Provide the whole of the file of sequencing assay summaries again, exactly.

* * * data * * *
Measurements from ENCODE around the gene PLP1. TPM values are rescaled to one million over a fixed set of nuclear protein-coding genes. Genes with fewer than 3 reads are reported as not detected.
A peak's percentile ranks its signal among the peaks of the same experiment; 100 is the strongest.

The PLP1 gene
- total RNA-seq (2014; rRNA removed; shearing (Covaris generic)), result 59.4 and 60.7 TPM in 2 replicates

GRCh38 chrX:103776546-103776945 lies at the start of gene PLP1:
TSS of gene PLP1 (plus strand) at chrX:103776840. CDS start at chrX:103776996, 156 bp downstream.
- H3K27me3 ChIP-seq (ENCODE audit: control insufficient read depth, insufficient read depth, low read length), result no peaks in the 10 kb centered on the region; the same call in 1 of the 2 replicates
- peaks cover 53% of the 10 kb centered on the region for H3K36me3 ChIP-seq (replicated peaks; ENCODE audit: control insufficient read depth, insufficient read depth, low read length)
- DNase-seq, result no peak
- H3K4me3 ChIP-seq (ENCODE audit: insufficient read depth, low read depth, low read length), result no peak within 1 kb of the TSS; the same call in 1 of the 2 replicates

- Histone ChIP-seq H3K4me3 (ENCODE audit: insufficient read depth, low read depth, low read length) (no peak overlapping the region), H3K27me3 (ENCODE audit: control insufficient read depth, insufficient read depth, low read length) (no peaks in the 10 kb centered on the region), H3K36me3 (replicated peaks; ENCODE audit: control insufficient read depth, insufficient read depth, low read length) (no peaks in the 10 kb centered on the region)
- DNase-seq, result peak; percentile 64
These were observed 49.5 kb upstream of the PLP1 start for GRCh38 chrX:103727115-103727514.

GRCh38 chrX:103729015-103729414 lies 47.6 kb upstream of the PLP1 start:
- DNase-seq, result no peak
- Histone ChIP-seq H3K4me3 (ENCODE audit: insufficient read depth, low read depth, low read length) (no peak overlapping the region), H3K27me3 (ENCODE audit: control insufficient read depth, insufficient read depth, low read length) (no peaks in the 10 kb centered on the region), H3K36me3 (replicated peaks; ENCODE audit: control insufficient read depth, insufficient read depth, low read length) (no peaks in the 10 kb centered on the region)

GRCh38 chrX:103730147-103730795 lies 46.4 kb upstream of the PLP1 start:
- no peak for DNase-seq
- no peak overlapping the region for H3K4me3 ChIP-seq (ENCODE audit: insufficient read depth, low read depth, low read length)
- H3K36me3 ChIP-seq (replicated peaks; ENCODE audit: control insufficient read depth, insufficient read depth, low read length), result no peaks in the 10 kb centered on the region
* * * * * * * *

Measurements from ENCODE around the gene PLP1. TPM values are rescaled to one million over a fixed set of nuclear protein-coding genes. Genes with fewer than 3 reads are reported as not detected.
A peak's percentile ranks its signal among the peaks of the same experiment; 100 is the strongest.

The PLP1 gene
- total RNA-seq (2014; rRNA removed; shearing (Covaris generic)), result 59.4 and 60.7 TPM in 2 replicates

GRCh38 chrX:103776546-103776945 lies at the start of gene PLP1:
TSS of gene PLP1 (plus strand) at chrX:103776840. CDS start at chrX:103776996, 156 bp downstream.
- H3K27me3 ChIP-seq (ENCODE audit: control insufficient read depth, insufficient read depth, low read length), result no peaks in the 10 kb centered on the region; the same call in 1 of the 2 replicates
- peaks cover 53% of the 10 kb centered on the region for H3K36me3 ChIP-seq (replicated peaks; ENCODE audit: control insufficient read depth, insufficient read depth, low read length)
- DNase-seq, result no peak
- H3K4me3 ChIP-seq (ENCODE audit: insufficient read depth, low read depth, low read length), result no peak within 1 kb of the TSS; the same call in 1 of the 2 replicates

- Histone ChIP-seq H3K4me3 (ENCODE audit: insufficient read depth, low read depth, low read length) (no peak overlapping the region), H3K27me3 (ENCODE audit: control insufficient read depth, insufficient read depth, low read length) (no peaks in the 10 kb centered on the region), H3K36me3 (replicated peaks; ENCODE audit: control insufficient read depth, insufficient read depth, low read length) (no peaks in the 10 kb centered on the region)
- DNase-seq, result peak; percentile 64
These were observed 49.5 kb upstream of the PLP1 start for GRCh38 chrX:103727115-103727514.

GRCh38 chrX:103729015-103729414 lies 47.6 kb upstream of the PLP1 start:
- DNase-seq, result no peak
- Histone ChIP-seq H3K4me3 (ENCODE audit: insufficient read depth, low read depth, low read length) (no peak overlapping the region), H3K27me3 (ENCODE audit: control insufficient read depth, insufficient read depth, low read length) (no peaks in the 10 kb centered on the region), H3K36me3 (replicated peaks; ENCODE audit: control insufficient read depth, insufficient read depth, low read length) (no peaks in the 10 kb centered on the region)

GRCh38 chrX:103730147-103730795 lies 46.4 kb upstream of the PLP1 start:
- no peak for DNase-seq
- no peak overlapping the region for H3K4me3 ChIP-seq (ENCODE audit: insufficient read depth, low read depth, low read length)
- H3K36me3 ChIP-seq (replicated peaks; ENCODE audit: control insufficient read depth, insufficient read depth, low read length), result no peaks in the 10 kb centered on the region